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What is Tartar?

tartar build up

Dental calculus — or “tartar,” as most people refer to it — is a hard substance that builds up on your teeth. It’s formed out of soft dental plaque biofilm that calcifies in place when it’s set on the tooth for too long.

When you eat, bacteria in the mouth combine with the food particles to form a thin layer of plaque on your teeth.  Regular brushing and flossing are important for daily plaque removal, but there are often small amounts of buildup left behind. After about 24 hours, the soft plaque hardens into tartar.

Once tartar is attached to a tooth, it can’t be brushed or flossed away. Only a dentist or hygienist can clean it off. Our Port Melbourne dentists have special tools that safely lift away the buildup without damaging your tooth or gums. Sometimes this involves a small hand scaler, and other times we’ll use a gentle ultrasonic tool that vibrates and disrupts the tartar.

Where Tartar Builds Up the Most

Some people tend to metabolize saliva proteins and bacteria at different rates than others. Depending on your situation, you’ve probably noticed at least a small amount of tartar buildup on your teeth between checkups.

The first places you’ll notice tartar tend to be behind your lower front teeth (facing your tongue) and on the cheek side of your upper molars (back teeth.) These areas are home to major saliva glands, and as such you’ll tend to see tartar on those surfaces first.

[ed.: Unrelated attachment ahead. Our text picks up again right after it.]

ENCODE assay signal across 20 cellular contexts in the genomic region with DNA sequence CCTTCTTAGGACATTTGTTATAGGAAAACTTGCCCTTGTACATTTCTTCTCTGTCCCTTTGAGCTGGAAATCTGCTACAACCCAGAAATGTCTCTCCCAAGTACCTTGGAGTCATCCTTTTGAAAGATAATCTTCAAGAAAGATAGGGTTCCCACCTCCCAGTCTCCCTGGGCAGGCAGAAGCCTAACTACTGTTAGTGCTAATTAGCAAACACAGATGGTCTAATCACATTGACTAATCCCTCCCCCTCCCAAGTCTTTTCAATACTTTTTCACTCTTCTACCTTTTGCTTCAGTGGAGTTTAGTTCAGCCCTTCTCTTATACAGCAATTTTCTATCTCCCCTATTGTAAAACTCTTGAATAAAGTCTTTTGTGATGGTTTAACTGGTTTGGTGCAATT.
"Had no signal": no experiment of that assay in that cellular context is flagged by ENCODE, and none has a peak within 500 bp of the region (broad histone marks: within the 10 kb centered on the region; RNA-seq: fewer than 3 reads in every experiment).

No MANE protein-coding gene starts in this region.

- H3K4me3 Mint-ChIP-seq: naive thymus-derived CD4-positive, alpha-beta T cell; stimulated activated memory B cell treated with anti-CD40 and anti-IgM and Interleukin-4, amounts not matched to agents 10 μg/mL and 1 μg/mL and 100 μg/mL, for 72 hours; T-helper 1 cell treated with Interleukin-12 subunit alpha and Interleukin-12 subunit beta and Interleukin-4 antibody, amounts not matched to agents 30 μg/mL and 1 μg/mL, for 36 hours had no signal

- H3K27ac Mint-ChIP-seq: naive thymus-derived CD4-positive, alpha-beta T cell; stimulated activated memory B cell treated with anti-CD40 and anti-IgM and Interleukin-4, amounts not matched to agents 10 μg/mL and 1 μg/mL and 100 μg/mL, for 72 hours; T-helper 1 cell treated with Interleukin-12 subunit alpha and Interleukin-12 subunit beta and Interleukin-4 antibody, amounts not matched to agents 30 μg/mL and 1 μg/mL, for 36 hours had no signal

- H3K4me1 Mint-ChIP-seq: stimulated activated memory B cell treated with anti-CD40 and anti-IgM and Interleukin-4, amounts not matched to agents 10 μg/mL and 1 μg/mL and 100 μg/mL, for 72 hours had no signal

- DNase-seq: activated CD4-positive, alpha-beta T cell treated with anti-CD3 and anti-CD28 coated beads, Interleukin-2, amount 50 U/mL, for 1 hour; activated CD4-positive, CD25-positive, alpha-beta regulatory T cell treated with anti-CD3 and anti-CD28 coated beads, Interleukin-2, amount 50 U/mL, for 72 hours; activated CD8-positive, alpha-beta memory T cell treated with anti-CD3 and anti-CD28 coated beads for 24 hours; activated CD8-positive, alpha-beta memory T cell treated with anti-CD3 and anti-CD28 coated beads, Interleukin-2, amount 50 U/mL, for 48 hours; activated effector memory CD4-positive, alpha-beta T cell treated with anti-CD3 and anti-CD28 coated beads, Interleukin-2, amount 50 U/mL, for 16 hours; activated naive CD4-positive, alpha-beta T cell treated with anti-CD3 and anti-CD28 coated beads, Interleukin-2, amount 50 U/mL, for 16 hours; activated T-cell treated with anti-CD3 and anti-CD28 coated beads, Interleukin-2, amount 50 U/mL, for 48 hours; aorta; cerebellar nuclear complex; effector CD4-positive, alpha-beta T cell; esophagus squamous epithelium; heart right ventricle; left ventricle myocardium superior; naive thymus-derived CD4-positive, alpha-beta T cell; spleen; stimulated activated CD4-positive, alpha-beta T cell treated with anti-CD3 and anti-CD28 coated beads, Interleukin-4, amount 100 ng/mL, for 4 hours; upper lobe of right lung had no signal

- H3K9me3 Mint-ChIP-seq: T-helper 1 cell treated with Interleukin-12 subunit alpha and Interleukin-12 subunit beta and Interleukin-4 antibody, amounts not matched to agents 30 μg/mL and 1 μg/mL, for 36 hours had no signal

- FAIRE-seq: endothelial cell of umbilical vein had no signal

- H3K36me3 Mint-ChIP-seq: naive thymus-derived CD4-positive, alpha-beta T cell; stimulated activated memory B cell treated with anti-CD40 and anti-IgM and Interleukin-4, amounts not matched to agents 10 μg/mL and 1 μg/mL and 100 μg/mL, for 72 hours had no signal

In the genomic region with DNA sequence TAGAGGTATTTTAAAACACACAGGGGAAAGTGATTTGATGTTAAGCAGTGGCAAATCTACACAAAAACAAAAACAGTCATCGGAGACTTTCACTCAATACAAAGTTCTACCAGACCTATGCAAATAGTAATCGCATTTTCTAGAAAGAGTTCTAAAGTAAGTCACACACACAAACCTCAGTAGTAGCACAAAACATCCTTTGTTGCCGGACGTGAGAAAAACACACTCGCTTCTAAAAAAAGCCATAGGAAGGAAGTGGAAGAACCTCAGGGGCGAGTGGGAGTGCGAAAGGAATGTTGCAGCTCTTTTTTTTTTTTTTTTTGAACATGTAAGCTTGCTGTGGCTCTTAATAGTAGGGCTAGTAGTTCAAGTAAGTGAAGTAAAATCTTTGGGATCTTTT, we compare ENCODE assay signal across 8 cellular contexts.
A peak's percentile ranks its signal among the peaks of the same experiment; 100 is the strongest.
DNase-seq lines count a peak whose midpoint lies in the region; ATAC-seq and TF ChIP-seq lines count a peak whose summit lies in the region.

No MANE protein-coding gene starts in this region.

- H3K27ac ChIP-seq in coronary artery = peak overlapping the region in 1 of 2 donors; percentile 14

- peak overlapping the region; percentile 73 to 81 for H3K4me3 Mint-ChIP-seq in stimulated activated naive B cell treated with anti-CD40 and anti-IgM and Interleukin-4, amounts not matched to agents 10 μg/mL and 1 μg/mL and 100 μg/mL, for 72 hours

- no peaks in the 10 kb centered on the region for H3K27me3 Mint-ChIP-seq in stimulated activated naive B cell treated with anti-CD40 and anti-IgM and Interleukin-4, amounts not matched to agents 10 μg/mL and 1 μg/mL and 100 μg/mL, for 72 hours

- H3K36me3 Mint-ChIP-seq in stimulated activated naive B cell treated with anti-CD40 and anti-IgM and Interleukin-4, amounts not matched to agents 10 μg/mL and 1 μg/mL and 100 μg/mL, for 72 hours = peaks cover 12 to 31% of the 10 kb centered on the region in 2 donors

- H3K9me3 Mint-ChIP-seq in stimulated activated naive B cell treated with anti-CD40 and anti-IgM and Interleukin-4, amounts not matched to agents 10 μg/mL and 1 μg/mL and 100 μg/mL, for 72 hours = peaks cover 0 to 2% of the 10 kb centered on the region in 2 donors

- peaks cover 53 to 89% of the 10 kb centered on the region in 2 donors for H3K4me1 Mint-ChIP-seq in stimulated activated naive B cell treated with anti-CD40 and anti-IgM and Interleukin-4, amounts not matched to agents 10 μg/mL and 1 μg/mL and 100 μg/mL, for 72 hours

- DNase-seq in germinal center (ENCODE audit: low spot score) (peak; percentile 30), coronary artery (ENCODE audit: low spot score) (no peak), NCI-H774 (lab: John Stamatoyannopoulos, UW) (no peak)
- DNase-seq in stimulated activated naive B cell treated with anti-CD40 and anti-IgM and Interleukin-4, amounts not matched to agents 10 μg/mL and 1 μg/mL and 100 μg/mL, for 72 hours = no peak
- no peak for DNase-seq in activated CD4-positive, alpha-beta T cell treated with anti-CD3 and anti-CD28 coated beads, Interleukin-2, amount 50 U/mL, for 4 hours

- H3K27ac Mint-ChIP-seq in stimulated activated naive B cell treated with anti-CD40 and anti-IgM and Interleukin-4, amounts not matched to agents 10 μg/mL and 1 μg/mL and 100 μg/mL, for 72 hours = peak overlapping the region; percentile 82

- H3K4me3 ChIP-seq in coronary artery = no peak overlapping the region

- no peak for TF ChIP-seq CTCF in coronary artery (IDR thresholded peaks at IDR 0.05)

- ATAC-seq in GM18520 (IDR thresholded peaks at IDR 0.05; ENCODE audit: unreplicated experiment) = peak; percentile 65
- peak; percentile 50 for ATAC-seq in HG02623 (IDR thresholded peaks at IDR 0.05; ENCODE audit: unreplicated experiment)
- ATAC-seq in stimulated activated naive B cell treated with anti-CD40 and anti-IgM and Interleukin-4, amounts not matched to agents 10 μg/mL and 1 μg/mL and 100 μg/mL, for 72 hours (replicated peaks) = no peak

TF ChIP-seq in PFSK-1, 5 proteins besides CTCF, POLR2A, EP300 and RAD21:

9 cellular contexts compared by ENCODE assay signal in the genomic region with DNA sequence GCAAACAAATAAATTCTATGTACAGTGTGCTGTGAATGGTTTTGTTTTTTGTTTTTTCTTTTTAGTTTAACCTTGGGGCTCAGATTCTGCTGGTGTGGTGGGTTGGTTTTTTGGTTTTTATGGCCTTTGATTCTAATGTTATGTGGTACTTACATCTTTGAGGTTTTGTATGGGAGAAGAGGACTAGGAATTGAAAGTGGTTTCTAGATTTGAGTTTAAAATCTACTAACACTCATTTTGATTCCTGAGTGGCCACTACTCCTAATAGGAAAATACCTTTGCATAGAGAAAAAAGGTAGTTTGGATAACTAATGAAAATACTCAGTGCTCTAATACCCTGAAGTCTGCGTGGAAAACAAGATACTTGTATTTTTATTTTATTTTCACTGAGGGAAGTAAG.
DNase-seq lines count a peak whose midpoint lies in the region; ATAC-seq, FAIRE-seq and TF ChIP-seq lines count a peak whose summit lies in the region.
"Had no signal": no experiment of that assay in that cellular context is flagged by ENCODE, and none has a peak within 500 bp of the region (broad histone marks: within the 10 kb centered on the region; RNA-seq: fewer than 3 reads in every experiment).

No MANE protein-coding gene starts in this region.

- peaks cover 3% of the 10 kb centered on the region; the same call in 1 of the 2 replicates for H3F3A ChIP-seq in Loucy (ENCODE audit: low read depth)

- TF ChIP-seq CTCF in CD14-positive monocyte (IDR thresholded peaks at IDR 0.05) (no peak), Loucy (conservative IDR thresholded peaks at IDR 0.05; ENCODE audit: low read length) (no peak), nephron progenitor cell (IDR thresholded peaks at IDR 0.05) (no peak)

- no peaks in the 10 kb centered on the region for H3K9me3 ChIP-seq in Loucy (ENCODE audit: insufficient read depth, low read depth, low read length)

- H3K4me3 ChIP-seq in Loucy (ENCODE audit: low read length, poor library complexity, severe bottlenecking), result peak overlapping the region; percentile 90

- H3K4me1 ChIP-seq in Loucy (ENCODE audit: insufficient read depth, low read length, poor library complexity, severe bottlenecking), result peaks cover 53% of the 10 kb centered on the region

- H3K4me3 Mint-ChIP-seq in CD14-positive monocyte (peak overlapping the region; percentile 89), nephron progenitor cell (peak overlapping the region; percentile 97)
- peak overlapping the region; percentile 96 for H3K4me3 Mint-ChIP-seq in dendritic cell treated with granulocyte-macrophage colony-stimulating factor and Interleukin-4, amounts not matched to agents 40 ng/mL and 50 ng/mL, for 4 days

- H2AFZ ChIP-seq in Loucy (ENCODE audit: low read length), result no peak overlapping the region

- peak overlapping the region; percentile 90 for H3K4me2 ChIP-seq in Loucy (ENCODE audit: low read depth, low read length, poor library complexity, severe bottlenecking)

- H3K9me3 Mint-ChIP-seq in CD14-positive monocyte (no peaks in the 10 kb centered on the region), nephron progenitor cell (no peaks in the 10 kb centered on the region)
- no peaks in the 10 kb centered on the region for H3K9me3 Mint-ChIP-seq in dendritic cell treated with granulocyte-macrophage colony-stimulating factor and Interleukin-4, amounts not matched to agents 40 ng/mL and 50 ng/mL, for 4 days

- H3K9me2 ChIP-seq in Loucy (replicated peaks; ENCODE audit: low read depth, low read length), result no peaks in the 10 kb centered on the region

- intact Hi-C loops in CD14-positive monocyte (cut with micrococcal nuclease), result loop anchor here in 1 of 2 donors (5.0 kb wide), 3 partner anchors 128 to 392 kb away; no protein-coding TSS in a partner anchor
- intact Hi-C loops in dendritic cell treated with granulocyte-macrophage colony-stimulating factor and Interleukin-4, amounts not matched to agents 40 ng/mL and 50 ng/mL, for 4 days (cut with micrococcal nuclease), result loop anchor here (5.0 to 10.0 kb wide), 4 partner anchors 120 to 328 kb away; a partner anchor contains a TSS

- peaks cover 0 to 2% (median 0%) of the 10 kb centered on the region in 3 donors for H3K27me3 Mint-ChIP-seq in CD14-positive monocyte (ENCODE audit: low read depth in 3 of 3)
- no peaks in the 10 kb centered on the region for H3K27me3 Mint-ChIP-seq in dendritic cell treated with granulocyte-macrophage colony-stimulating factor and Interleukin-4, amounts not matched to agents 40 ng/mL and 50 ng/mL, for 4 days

If you’re a person who gets heavy tartar buildup, be sure to ask our Port Melbourne dentists about special ways to lower your bacterial levels between scale and cleans. For example, a tartar control toothpaste paired with an electric toothbrush can help cut down on buildup that accumulates on a day-to-day basis.

Why Is Tartar A Problem?

If not properly addressed, tartar can lead to several dental issues such as:

  • Gum Disease – Tartar is one of the major contributors to gum disease. When the hardened tartar deposits irritate the gums, it can lead to inflammation, redness and if left untreated, gum disease.
  • Tooth Decay – The rough surface of tartar provides an ideal environment for more plaque to build up. This increases the risk of tooth decay as bacteria in plaque produce acids that attack the tooth’s enamel.
  • Bad breath – The bacteria released in plaque is an odorous compound. The hardened deposits are very challenging to remove thoroughly thus causing bad breath.
  • Teeth stains – Tartar can absorb stains from food and drinks, leading to discoloured teeth.

Tips For Preventing Tartar Buildup

  • Brush twice a day and floss daily
  • Schedule professional cleanings every 6 months
  • Use an antimicrobial mouthwash
  • Limit sugary and starchy foods
  • Hydrate well and after every meal
  • Quit smoking and reduce alcohol consumption

Consider scheduling checkups at PMD Dental Care more often than every six months if tartar buildup is something you struggle with. Call today to book your next visit.